Recently I embarked on a health kick – one that was going to become my new way of life. I decided that I needed someone to support me, so I encouraged my husband to join me. And even though we have now been living this new way of life for nearly twelve weeks, I would be lying if I said it has been a ‘walk in the park’.
It has been tough. There were some days, where I was so over cutting up vegetables, that I really just wanted to throw some hot chips in the oven, and be done with dinner. But it was time for action: now or never, or I would never do it! I had been out, grazing in the long paddock for far too long, and I was committed to losing some weight and getting fitter. This declaration of commitment was the easiest step by far – the hard part? I actually had to do something.
So where to start? On the exercise front, I knew that I had to choose something that I could do every day – so that ruled out cycling or running. There was no way I could commit to either, on a long term basis! So it was decided that walking would be my chosen sport – one foot after the other, how hard could that be? Besides, I knew how to walk!
On the nutritional front, I have to say I struggled. I googled and googled, and all I got was a lot of conflicting advice. There is far too much information out there! So after days of frustration, I stumbled across a book that was to become my bible. It was written by a highly respected doctor in conjunction with a highly respected dietician – and it was simple to understand! I knew I needed to get this part right, as everyone knows, good health is only 20% exercise and 80% of what goes into your mouth (or thereabouts, depending on who you google.)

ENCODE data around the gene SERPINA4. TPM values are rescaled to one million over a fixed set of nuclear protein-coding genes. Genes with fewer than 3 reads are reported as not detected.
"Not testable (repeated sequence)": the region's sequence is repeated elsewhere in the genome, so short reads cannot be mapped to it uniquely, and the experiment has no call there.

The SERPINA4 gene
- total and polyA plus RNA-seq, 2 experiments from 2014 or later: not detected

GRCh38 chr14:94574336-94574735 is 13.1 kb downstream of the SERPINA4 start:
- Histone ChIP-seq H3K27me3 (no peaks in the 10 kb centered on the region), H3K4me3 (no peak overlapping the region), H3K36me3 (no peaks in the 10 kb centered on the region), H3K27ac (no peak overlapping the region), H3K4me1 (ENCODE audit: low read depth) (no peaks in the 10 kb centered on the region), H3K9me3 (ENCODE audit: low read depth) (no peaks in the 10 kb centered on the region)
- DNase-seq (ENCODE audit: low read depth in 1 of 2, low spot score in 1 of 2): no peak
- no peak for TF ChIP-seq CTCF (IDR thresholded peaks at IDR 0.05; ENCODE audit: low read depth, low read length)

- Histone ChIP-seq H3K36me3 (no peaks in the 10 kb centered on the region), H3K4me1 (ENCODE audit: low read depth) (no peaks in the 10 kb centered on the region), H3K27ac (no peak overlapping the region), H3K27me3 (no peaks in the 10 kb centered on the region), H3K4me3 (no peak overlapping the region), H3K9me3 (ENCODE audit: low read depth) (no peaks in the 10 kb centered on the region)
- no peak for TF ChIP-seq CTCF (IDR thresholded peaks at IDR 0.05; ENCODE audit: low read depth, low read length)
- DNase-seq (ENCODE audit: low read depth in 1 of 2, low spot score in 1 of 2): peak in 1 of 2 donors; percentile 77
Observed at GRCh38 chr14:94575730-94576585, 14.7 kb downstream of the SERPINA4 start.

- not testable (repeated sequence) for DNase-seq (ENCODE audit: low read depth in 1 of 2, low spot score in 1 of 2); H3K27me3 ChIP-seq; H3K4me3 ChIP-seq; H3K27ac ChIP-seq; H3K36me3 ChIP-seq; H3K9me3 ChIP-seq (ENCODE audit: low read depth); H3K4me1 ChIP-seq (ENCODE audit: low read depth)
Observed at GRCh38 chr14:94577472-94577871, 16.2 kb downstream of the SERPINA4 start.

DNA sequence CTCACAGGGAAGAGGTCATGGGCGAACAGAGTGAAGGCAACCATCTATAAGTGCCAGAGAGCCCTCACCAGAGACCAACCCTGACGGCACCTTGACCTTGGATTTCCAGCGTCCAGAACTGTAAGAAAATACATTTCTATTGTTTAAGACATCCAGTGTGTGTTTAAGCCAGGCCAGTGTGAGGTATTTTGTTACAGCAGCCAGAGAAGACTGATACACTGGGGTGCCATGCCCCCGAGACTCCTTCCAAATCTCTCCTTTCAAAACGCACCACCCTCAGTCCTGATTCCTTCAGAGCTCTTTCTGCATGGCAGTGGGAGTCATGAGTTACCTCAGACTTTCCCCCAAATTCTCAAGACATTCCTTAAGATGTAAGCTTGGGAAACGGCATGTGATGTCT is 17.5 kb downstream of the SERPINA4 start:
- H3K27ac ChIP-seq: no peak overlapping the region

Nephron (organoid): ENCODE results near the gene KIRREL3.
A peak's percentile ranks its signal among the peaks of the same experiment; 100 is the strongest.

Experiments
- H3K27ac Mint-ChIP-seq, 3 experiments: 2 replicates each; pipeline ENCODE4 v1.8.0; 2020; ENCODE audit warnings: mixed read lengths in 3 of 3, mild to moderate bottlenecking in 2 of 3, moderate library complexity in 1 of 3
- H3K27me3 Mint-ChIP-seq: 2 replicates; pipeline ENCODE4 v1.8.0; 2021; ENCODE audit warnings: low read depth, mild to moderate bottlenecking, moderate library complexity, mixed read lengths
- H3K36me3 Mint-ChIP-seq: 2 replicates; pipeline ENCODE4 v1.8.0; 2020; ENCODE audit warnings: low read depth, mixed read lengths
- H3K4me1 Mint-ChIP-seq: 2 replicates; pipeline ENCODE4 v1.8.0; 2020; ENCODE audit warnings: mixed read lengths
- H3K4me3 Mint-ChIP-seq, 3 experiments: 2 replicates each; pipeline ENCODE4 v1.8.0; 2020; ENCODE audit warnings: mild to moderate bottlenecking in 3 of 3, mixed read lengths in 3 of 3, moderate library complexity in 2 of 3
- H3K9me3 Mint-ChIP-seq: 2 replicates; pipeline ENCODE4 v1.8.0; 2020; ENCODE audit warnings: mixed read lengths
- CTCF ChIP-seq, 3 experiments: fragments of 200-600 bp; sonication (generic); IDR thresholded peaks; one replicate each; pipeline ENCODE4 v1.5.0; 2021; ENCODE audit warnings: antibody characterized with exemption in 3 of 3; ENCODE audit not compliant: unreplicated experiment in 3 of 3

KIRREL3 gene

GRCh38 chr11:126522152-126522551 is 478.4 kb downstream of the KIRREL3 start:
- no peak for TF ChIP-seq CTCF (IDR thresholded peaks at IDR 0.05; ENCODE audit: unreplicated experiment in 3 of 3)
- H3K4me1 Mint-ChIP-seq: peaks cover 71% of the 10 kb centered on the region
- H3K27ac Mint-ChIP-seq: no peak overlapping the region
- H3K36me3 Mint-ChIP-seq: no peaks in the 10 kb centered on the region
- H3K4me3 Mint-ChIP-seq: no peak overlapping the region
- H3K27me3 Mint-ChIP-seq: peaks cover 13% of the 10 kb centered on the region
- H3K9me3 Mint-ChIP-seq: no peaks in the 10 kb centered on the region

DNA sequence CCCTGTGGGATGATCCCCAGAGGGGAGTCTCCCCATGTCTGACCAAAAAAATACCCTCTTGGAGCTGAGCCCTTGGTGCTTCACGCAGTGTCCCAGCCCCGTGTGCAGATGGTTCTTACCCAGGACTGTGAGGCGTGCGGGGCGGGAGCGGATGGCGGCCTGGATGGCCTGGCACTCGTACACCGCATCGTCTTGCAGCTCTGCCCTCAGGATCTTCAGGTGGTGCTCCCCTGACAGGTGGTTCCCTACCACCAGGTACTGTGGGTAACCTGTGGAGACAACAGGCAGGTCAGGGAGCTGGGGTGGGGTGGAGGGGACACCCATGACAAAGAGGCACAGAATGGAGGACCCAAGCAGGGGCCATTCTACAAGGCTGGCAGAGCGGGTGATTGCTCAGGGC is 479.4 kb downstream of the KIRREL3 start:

My whole fitness/ health experience has so many parallels to young children learning to read. Phonics and sight words are only 20% of the equation. The other 80% is the actual engagement in reading. As I have often said before, there is little or no point in having a child decode words successfully in isolation, and there is little or no point in having a child rattle off a list of words. Unless they connect these skills to the actual practice of reading, and gain understanding and enjoyment – forget it!
And just as I needed my husband, to support me on this journey and help keep me motivated, a young child struggling to read, cannot teach themselves to read. They need you or someone else who can read. As a parent, the easiest part is acknowledging that your child is struggling to learn to read. The hardest part, is making a real commitment to helping your child learn to read, by engaging in the reading process with your child, for ten minutes a day, five days a week.
And the good news? BORN2READ has you covered as far as engaging in the process of reading. Our online program has over 550 readers, written especially for, and tested by children!
I am at long last starting to see some positive results – I am getting fitter and feel much healthier. I know the journey has just begun, but it is one that I know, I can live with!! With holidays just around the corner, I challenge you to make the commitment to helping your child to read. Just as walking is one foot after the other, teaching your child to read, is one book after the other.
Until next time,